First responders teach how to stop a bleed before they're able to arrive

(Amanda Foster | WBTV)
(Amanda Foster | WBTV)

CHARLOTTE, NC (WBTV) - The tourniquet Harrisburg firefighters and several others use is the same one Charlotte-Mecklenburg police used to save a 12-year-old boy's life Tuesday night after he was shot.

The police, the first to arrive on the scene, were able to help the boy. Now other first responders want people to be able to save one another's lives even before they arrive.

"No matter how quick we are, bystanders are always going to be the first ones there," Dave Bradshaw of Harrisburg Fire says.

The crew says a serious injury can mean bleeding out within five minutes. It could take five minutes or more for emergency responders to arrive.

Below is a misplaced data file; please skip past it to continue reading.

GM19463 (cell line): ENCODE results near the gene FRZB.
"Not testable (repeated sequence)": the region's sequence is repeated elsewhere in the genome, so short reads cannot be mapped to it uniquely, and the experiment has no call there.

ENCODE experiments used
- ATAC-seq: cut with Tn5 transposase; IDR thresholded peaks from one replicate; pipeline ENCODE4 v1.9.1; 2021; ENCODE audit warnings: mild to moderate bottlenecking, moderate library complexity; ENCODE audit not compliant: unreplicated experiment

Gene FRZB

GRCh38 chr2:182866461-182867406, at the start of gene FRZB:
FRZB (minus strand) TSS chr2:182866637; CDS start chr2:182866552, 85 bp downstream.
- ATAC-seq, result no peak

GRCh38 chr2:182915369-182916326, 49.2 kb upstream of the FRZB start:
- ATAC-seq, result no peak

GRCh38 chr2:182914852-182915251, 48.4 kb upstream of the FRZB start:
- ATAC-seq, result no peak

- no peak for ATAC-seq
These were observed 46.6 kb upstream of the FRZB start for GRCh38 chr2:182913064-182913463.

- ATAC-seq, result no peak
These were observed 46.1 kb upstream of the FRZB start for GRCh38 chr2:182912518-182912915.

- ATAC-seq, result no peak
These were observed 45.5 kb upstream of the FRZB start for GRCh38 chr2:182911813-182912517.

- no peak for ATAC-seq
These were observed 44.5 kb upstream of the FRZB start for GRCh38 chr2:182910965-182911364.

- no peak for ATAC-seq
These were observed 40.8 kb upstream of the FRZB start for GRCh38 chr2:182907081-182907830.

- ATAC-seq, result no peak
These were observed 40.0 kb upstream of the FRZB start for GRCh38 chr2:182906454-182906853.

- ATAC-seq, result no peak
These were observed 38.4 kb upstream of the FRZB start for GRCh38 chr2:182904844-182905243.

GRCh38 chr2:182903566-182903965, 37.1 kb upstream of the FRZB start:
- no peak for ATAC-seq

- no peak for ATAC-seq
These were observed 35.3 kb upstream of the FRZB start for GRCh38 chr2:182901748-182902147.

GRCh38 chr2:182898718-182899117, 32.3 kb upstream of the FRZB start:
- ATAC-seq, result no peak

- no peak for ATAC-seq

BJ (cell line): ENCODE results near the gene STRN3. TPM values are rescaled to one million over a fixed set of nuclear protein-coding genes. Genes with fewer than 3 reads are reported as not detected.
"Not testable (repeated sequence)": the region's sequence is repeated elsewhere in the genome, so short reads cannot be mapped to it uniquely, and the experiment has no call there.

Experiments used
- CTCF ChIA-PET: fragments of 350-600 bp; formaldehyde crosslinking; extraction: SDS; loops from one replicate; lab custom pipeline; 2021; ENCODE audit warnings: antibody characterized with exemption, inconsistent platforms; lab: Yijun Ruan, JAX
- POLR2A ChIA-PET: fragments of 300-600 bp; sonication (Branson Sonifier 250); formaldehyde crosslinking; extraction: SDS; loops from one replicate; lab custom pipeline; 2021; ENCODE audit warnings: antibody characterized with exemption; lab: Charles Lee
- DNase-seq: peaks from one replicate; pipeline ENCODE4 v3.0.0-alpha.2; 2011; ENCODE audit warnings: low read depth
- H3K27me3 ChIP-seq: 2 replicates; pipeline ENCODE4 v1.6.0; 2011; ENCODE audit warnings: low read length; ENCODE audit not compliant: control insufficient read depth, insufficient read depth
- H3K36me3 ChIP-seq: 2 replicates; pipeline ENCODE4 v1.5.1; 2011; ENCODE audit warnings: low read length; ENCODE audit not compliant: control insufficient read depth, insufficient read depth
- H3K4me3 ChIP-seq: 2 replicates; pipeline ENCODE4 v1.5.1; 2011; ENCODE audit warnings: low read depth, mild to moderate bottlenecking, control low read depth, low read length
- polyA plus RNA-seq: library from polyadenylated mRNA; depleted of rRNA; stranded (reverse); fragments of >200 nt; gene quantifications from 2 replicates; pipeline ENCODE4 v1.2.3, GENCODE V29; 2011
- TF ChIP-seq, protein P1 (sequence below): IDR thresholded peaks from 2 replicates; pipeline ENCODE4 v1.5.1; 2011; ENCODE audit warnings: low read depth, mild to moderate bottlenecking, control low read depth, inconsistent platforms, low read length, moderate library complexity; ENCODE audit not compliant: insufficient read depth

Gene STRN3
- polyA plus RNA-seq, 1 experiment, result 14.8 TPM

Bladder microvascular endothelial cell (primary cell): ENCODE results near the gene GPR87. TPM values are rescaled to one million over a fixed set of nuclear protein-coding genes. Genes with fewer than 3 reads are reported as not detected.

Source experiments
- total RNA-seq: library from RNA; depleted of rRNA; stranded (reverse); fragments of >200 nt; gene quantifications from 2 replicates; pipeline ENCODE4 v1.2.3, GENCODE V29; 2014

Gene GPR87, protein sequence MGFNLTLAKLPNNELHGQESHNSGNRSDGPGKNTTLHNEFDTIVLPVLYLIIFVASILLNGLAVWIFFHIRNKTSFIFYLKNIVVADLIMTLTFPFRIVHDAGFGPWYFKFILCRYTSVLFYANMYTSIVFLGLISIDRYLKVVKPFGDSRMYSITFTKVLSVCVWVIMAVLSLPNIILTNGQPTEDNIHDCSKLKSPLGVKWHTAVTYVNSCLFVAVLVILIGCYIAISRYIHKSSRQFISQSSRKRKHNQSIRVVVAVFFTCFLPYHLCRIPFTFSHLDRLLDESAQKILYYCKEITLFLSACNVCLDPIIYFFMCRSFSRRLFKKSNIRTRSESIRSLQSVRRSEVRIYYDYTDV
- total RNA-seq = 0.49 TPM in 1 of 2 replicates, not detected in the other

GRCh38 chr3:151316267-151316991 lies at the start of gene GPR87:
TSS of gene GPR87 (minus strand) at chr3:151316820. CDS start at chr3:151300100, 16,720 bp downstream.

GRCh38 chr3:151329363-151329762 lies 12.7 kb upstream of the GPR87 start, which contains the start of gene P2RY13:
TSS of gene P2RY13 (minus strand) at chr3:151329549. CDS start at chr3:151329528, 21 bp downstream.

They say to stop a bleed, wrap something like a t-shirt or a belt above the wound, making it as tight as possible.

"You want to try to raise [the limb] up, help it get above the heart, slow the bleeding down. You can also do direct pressure along with the elevation," they say.

For those interested, the department will host public classes this Saturday, for "National Stop the Bleed Day."

More information can be found on the department's Facebook page.

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